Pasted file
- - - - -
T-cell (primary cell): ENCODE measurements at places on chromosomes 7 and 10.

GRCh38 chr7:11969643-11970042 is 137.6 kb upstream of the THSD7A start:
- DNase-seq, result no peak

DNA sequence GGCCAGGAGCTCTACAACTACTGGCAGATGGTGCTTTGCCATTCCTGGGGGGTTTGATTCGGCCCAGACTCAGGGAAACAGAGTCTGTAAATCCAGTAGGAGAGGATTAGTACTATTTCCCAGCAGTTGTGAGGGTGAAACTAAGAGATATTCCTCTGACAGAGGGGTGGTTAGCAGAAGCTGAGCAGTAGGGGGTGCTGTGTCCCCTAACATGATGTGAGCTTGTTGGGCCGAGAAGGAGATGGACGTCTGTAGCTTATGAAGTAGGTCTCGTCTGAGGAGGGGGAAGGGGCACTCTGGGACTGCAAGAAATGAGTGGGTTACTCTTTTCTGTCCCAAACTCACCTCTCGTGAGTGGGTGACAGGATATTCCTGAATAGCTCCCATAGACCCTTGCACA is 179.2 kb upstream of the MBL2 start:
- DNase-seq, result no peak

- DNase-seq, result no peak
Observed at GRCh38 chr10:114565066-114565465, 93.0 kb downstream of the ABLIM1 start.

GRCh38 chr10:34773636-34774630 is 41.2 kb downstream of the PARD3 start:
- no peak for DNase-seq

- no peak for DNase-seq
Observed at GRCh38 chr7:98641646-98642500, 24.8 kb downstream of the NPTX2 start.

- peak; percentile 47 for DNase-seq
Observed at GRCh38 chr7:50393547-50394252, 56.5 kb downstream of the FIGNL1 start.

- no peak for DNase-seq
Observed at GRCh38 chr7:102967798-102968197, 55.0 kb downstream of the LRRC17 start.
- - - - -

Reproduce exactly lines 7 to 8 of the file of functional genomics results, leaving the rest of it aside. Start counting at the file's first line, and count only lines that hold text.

Observed at GRCh38 chr10:114565066-114565465, 93.0 kb downstream of the ABLIM1 start.

GRCh38 chr10:34773636-34774630 is 41.2 kb downstream of the PARD3 start: